One of Australia's most senior Catholics says the royal commission into child sex abuse is a roadmap that can help guide the church's global response to decades of crimes and cover-ups.
Brisbane Archbishop Mark Coleridge is in Rome for a crisis summit at the Vatican where more than 100 bishops, church leaders and survivors will discuss how to prevent future sexual assaults.
Archbishop Coleridge, who is president of the Australian Catholic Bishops Conference, says the four-day meeting starting on Thursday is an opportunity to share experiences.
He said Australia's five-year royal commission, while "agonising", had helped the church understand what happened locally and what needed to be done in the future.
"The royal commission provided a mighty impetus for awareness and action," the archbishop says in a video message released on Tuesday.
"It provides key elements of a roadmap into the future."
The archbishop cautions, however, that while Australia has a story to share, "we can't start lecturing others about what it all means and telling them what they should be doing."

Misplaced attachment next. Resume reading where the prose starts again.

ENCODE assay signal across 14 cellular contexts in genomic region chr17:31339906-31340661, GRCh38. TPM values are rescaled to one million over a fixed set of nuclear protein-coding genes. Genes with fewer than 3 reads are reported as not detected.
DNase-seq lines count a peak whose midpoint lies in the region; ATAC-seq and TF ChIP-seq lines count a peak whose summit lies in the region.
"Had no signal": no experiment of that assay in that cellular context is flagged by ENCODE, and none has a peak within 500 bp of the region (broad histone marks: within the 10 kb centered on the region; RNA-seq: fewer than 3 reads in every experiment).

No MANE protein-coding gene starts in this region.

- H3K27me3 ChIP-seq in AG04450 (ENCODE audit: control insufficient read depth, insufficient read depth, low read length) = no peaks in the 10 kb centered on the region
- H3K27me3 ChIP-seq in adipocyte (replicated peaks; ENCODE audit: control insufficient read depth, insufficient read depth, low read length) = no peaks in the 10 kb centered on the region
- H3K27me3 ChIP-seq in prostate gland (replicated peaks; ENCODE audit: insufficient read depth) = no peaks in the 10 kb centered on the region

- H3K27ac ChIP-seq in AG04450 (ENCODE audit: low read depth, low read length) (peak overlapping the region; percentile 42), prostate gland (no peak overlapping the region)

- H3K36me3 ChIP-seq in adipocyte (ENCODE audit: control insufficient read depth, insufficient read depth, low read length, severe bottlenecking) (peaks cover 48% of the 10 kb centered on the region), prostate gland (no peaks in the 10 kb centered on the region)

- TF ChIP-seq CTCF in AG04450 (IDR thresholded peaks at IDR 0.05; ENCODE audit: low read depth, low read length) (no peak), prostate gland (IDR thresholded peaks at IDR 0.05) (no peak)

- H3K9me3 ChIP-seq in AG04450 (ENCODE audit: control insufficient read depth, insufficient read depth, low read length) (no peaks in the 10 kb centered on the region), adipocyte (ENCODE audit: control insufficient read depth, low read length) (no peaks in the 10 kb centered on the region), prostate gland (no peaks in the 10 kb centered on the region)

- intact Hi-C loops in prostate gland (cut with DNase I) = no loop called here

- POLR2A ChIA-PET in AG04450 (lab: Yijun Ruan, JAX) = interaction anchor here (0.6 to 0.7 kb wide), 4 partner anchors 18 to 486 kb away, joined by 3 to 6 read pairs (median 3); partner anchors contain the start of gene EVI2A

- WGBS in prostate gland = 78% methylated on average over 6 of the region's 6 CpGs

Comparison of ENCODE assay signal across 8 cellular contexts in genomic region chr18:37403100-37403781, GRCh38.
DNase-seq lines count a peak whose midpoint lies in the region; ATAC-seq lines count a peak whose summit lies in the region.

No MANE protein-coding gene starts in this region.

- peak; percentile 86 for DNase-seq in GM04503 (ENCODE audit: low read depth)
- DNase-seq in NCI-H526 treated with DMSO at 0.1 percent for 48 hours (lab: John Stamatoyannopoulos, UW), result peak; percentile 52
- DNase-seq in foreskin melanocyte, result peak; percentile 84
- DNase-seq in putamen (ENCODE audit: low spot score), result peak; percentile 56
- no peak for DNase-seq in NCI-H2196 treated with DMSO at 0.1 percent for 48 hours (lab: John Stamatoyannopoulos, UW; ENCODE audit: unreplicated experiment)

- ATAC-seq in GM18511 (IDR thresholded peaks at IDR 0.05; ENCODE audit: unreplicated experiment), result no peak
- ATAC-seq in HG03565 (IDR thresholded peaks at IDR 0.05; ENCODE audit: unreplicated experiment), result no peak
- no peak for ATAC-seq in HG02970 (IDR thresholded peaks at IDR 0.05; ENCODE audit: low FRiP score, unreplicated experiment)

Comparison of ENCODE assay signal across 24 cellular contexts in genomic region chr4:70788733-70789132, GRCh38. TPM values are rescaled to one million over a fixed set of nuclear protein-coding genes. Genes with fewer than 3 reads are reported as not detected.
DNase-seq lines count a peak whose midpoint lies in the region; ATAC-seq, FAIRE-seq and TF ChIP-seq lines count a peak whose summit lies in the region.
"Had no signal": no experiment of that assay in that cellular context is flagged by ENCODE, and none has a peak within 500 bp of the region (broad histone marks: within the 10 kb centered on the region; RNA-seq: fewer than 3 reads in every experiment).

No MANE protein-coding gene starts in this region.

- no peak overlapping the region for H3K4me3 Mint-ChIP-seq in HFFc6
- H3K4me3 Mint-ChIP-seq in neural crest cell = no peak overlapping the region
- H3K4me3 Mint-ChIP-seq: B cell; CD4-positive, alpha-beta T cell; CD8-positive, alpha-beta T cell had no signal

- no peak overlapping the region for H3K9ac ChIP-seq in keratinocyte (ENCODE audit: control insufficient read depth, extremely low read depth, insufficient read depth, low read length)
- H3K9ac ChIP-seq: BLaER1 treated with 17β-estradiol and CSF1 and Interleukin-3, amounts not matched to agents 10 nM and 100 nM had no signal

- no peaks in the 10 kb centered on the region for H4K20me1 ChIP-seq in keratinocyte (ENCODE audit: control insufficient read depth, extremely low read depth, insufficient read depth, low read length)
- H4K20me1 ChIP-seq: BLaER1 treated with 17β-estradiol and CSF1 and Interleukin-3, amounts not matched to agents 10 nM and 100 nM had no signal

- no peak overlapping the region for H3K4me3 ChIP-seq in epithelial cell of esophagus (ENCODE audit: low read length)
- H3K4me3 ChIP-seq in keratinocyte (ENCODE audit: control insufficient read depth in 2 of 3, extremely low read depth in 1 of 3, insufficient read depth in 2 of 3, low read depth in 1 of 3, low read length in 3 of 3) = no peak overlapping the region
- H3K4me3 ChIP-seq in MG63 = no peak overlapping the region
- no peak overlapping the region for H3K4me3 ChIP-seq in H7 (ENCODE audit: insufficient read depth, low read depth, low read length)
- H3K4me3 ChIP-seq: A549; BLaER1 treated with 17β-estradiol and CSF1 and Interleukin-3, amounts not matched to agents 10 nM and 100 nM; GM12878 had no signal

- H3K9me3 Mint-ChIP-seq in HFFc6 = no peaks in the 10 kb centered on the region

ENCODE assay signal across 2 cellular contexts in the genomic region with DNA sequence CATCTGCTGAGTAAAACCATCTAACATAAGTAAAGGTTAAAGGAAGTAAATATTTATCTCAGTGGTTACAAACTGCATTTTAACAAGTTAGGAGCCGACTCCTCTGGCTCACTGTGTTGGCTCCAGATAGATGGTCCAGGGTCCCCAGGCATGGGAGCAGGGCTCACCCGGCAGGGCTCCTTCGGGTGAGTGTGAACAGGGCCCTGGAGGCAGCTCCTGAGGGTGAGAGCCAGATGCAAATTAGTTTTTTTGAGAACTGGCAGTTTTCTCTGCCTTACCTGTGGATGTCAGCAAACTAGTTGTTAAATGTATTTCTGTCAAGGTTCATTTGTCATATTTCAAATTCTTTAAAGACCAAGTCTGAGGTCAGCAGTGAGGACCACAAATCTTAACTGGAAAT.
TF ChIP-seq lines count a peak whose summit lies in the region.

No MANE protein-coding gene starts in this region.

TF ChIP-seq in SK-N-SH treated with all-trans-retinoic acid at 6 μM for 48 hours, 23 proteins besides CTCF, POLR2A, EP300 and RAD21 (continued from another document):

The summit was called by Pope Francis in response to the sexual abuse of minors by those within the church and countless cover-ups across the world.
Organisers hope the summit will be a turning point and say it will focus on making bishops aware of their responsibility to protect their flock, the consequences of shirking that responsibility, and the need for transparency.
Archbishop Coleridge says the summit must result in action because "words are no longer enough".
"That's something we started learning long ago in Australia and that we have to keep on learning and re-learning, no matter how much we think we've done, or how weary we may feel as a result, or how much we wish it were all behind us," he says in the video.
"It's certainly not behind us. In some ways the journey has only begun, even though we've been through a lot in Australia."
It was especially crucial for church leaders to "listen to survivors" this week, Archbishop Coleridge says.
The archbishop says he has journeyed from viewing abuse as a sin, then as a crime, to finally seeing it "as a culture, by which I mean that abuse and its cover-up were aggravated and probably caused by cultural elements in the Catholic Church.
"It took me a long time to see that and to see, therefore, the need for cultural change if we are to go to the root of the crisis and not just treat the symptoms," Archbishop Coleridge says.
The summit will reflect on the changes needed in the church and ask how it might forge a culture that is more accountable, transparent and more inclusive and, therefore, safer for all, he says.
Australian Associated Press